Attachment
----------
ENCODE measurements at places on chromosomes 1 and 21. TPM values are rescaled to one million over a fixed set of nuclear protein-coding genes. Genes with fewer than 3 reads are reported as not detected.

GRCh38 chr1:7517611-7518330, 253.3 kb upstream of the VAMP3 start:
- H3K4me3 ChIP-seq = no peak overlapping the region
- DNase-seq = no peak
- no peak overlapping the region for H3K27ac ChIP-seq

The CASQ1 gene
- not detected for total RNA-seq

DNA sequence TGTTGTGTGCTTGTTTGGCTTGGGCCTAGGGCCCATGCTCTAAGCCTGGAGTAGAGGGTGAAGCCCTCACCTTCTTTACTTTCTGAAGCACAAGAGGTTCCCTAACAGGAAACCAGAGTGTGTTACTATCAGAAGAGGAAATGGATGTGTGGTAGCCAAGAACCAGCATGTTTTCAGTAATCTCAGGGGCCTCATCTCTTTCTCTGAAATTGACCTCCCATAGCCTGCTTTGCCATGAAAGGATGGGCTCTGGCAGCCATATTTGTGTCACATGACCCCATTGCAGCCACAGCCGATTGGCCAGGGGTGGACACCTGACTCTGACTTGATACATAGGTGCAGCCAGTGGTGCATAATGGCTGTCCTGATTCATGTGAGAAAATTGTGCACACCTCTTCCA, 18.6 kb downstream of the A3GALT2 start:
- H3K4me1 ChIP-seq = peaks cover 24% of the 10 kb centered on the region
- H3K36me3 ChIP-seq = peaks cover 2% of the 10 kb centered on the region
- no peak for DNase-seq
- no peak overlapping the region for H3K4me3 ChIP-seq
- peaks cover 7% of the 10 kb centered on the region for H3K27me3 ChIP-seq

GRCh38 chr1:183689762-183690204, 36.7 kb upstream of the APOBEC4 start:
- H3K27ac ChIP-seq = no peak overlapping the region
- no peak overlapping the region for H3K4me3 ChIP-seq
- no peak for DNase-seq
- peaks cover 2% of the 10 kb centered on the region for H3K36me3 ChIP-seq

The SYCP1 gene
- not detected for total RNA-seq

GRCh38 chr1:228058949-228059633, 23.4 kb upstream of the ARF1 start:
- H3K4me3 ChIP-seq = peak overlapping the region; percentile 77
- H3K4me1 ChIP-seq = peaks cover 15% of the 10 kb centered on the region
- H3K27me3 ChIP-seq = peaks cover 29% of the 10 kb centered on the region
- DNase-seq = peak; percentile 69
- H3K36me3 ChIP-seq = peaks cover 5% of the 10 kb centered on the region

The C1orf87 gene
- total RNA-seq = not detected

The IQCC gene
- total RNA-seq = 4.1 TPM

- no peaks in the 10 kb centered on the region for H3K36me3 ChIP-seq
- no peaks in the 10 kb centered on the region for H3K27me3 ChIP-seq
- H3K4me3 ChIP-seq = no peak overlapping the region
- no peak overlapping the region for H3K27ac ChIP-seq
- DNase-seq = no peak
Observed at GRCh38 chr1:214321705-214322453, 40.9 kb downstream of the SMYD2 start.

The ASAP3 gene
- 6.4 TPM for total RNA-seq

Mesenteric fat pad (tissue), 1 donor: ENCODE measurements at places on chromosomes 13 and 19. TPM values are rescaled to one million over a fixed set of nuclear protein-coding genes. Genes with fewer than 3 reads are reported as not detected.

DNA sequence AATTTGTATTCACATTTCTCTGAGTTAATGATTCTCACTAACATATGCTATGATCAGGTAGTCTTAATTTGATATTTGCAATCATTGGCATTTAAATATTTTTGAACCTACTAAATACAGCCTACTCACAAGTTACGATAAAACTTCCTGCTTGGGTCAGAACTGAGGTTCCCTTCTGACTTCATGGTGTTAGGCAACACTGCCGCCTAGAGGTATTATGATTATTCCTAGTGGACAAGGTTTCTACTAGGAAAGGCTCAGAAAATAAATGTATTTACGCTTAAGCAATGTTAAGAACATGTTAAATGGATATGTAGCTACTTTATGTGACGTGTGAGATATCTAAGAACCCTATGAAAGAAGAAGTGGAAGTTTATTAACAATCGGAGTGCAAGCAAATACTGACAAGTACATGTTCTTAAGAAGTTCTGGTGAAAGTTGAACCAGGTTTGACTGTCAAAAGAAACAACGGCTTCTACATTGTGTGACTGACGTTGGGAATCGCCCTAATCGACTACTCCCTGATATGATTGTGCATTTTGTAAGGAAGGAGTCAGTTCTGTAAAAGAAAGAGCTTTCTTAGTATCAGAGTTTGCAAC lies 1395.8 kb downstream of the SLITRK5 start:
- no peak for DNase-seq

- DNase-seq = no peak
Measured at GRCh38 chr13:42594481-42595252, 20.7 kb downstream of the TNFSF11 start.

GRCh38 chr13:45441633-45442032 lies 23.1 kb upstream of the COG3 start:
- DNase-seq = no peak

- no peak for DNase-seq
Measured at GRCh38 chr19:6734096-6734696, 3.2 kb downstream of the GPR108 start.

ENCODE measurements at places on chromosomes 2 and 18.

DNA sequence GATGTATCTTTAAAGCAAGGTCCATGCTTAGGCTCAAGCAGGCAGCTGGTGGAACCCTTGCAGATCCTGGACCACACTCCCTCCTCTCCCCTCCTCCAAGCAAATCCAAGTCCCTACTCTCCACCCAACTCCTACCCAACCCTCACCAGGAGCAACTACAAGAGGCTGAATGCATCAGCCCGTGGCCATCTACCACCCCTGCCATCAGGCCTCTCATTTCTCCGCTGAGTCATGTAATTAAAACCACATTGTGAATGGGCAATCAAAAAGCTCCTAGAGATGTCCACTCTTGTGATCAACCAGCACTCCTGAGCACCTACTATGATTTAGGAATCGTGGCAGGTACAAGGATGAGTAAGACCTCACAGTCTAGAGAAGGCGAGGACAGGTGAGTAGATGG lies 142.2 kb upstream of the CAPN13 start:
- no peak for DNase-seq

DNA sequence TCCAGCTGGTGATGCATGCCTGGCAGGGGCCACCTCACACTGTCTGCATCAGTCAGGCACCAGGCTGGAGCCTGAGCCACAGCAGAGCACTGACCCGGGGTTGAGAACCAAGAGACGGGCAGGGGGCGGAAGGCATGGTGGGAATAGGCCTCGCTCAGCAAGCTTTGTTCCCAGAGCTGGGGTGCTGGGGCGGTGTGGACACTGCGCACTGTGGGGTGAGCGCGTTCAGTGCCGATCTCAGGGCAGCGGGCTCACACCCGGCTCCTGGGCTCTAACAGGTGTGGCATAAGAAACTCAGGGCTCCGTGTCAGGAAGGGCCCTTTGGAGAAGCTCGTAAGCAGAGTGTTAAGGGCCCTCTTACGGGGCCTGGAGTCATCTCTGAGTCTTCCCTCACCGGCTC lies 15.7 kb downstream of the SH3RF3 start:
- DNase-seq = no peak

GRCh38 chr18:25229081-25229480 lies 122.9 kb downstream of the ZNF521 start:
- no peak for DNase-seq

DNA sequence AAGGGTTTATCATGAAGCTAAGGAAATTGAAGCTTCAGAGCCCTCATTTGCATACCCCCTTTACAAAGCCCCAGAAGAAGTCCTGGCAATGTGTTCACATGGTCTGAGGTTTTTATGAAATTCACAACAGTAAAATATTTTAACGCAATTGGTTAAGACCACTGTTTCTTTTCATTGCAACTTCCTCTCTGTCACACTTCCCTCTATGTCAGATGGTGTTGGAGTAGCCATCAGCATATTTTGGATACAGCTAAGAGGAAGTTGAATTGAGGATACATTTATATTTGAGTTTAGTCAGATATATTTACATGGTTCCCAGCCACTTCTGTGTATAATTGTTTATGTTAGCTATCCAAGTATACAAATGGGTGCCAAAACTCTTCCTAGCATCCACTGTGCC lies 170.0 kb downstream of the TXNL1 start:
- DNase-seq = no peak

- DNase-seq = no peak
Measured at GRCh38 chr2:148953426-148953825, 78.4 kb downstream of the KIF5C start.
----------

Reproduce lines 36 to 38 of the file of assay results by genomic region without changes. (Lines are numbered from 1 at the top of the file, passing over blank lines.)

Observed at GRCh38 chr1:214321705-214322453, 40.9 kb downstream of the SMYD2 start.

The ASAP3 gene
- 6.4 TPM for total RNA-seq